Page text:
Your Very First Options Trade

April 21, 2021 Randy Frederick
Interested in placing your first options trade? Start with a covered call; time and price may work in your favor.

When I teach options seminars, I often ask how many participants are brand-new to options. Almost always, about half to three-quarters have never traded an option before. This tells me that investors are interested in options, but perhaps, they don’t know where to start. This article provides a step-by-step guide to help you:

  • Set up your first options trade—a covered call
  • Possibly sell a very small stock position at a favorable price

An option is a contract giving the owner the right, but not the obligation (hence “option”), to buy or sell a stock, exchange-traded fund (ETF) or other security at a set price (called the strike price) within a specified period of time.

When trading options for the first time, investors sometimes select long call options. This gives you the right to buy a specified stock (or other security) at any time until the contact expires. However, the results are often disappointing because both time and price can work against you.

Instead, I recommend considering a covered call for your first options trade. 

Why a covered call?

A covered call is when you sell someone else the right to purchase a stock that you already own (hence “covered”), at a specified price (strike price), by a certain date (expiration date). When it’s structured properly, both time and price can work in your favor.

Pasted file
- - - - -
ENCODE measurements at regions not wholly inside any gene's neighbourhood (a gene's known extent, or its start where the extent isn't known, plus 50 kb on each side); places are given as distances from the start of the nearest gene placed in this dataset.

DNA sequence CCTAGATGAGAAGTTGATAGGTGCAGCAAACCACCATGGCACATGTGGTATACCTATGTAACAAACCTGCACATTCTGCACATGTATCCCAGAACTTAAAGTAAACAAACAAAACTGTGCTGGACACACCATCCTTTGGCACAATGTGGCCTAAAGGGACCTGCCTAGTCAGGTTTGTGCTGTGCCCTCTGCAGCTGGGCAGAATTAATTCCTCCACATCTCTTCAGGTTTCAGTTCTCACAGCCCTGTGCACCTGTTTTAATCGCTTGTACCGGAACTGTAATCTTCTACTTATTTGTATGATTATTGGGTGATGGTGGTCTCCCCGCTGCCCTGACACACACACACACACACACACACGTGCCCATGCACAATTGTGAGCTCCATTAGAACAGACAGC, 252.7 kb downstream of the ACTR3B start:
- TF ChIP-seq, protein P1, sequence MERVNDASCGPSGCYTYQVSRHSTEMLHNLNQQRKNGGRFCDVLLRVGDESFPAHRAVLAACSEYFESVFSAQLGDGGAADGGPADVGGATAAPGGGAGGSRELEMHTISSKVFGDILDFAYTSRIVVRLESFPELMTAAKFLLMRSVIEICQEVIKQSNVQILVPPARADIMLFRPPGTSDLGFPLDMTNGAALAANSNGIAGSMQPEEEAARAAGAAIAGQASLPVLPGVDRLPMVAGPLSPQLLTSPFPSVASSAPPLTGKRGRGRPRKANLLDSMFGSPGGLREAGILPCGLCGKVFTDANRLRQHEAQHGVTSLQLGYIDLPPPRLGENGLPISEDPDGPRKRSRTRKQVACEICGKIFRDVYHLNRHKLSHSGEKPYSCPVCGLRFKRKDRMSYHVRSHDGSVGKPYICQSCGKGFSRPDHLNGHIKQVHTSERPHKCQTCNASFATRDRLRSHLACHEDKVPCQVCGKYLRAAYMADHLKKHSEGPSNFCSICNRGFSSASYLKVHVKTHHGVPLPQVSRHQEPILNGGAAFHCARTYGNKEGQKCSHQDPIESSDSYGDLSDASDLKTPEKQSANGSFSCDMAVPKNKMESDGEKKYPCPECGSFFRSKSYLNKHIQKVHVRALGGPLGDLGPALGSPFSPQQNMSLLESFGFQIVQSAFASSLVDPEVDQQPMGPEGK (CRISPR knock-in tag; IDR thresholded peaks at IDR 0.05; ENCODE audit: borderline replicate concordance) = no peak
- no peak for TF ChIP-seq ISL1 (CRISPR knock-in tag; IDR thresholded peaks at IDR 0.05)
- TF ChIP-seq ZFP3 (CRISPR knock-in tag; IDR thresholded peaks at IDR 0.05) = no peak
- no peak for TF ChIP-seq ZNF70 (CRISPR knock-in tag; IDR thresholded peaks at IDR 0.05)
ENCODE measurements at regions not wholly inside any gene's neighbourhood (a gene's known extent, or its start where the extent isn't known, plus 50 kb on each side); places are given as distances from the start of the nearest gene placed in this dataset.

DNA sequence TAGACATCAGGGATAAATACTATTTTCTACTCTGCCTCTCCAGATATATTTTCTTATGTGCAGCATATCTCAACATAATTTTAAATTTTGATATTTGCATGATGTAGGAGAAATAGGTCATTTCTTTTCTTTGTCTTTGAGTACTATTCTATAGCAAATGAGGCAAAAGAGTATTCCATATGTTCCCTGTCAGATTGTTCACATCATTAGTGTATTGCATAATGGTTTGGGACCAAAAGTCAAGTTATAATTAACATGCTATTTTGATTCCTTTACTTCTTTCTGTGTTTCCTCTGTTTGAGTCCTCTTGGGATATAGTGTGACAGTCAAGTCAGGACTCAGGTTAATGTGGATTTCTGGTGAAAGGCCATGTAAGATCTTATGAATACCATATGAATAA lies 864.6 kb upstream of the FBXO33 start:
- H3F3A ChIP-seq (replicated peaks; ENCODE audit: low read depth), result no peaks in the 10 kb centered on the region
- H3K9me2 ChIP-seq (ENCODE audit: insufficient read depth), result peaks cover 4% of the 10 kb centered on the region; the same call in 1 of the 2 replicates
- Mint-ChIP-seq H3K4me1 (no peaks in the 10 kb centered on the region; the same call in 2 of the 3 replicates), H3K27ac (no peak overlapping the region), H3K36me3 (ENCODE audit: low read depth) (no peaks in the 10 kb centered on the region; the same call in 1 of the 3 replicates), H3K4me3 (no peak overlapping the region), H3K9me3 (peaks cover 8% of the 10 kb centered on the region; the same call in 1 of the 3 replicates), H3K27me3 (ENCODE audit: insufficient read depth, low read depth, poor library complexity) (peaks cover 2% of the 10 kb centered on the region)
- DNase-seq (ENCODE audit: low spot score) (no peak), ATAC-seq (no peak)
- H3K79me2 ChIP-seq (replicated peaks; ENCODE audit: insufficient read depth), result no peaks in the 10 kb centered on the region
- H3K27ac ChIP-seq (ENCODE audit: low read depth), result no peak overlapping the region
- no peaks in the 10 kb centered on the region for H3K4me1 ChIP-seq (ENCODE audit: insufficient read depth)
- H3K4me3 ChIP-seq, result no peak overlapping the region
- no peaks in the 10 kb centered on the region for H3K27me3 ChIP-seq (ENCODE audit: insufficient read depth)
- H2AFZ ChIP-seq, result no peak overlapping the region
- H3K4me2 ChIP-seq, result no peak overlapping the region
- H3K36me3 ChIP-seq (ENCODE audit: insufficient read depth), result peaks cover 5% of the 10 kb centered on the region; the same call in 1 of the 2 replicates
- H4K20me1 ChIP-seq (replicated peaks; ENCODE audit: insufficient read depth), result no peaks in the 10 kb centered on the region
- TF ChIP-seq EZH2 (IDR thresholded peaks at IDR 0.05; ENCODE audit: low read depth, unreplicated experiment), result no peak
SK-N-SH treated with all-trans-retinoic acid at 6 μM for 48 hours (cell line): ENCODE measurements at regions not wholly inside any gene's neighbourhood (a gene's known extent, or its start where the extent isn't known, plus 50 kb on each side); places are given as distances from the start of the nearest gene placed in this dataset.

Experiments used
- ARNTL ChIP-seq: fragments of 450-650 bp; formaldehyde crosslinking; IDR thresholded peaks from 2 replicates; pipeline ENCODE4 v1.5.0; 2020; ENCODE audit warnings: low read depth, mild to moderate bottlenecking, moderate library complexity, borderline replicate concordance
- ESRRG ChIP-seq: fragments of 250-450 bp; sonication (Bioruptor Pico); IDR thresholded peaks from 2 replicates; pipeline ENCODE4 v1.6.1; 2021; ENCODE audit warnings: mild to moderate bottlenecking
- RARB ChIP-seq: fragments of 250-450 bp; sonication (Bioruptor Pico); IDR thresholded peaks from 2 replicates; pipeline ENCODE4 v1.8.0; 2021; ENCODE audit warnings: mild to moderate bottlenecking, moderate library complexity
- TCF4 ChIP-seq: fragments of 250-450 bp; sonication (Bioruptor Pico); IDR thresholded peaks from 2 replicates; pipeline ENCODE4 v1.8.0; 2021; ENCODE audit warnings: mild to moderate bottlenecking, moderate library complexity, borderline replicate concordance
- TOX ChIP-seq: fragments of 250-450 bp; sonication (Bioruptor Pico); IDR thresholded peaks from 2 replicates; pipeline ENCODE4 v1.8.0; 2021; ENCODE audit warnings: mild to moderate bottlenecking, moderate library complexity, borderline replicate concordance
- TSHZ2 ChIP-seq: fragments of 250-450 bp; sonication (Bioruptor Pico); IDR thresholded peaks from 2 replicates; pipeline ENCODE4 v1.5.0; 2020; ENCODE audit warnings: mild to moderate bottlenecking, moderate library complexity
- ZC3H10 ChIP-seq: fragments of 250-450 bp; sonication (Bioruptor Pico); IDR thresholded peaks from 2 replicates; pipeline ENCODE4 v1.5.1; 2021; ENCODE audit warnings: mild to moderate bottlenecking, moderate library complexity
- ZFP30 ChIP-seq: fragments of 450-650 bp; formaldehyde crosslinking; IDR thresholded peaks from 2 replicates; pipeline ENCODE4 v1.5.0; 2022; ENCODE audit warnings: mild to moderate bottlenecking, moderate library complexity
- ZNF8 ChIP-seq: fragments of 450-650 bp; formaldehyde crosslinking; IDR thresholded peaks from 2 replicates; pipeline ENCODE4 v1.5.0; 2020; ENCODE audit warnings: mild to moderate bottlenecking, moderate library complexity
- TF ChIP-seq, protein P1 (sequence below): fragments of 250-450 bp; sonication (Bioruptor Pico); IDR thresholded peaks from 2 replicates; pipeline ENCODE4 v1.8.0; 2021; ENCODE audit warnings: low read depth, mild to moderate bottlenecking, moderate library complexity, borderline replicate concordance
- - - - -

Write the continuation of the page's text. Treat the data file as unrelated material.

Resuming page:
Additionally, a covered call is generally considered a relatively low-risk strategy, and approval to trade covered calls can usually be granted to investors that have never traded options before.

How do you get started? After your Schwab account is approved for options trading, follow the steps below.

Step 1: Identify the position

Select a stock position in your account with the following criteria:

  • You hold at least 100 shares
  • The stock trades at a higher price now than the original purchase price
  • The stock does not pay dividends (or pays very small dividends, or you’re not counting on receiving dividends)
  • You would be willing to sell the stock at the strike price at any time through the expiration date.

You can sell one covered call for every 100 shares of the stock you own. In our example below, we’ll be assuming that you sold only one covered call.

Step 2: Determine price

Once you've selected your position, you’ll need to determine a price at which you would be willing to sell just 100 shares of your stock anytime within the next 30 to 60 days. In making this decision, analyze a one-year price chart.

For example, assume it’s March 8, 2021 and you've chosen stock XYZ. You only want to sell 100 shares if the stock's price gets back near its peak. As you can see in the price chart below:

  • The current price of XYZ is $79.01.
  • The stock has traded within about a 20-point price range over the past 12 months.
  • The highest price that XYZ has reached over this time was around $84.00 several times last year.

Source: StreetSmart Edge®.

Step 3: Set up a covered call

You may be able to sell one covered call option on XYZ with a strike price near $84.00 and an expiration date 30 to 60 days from now. To determine if this is feasible, you'll need to find available strike prices using an order entry tool on one of our trading platforms, such as StreetSmart Central, or in this example, StreetSmart Edge®. You can also use Schwab.com. 

1. Open StreetSmart Edge.

2. Click Launch Tools.

3. Select All in One Trade Tool.

Source: StreetSmart Edge.

4. Navigate to the upper left-hand corner of the window and enter the underlying stock symbol in the symbol box.

5. Click the Options tab.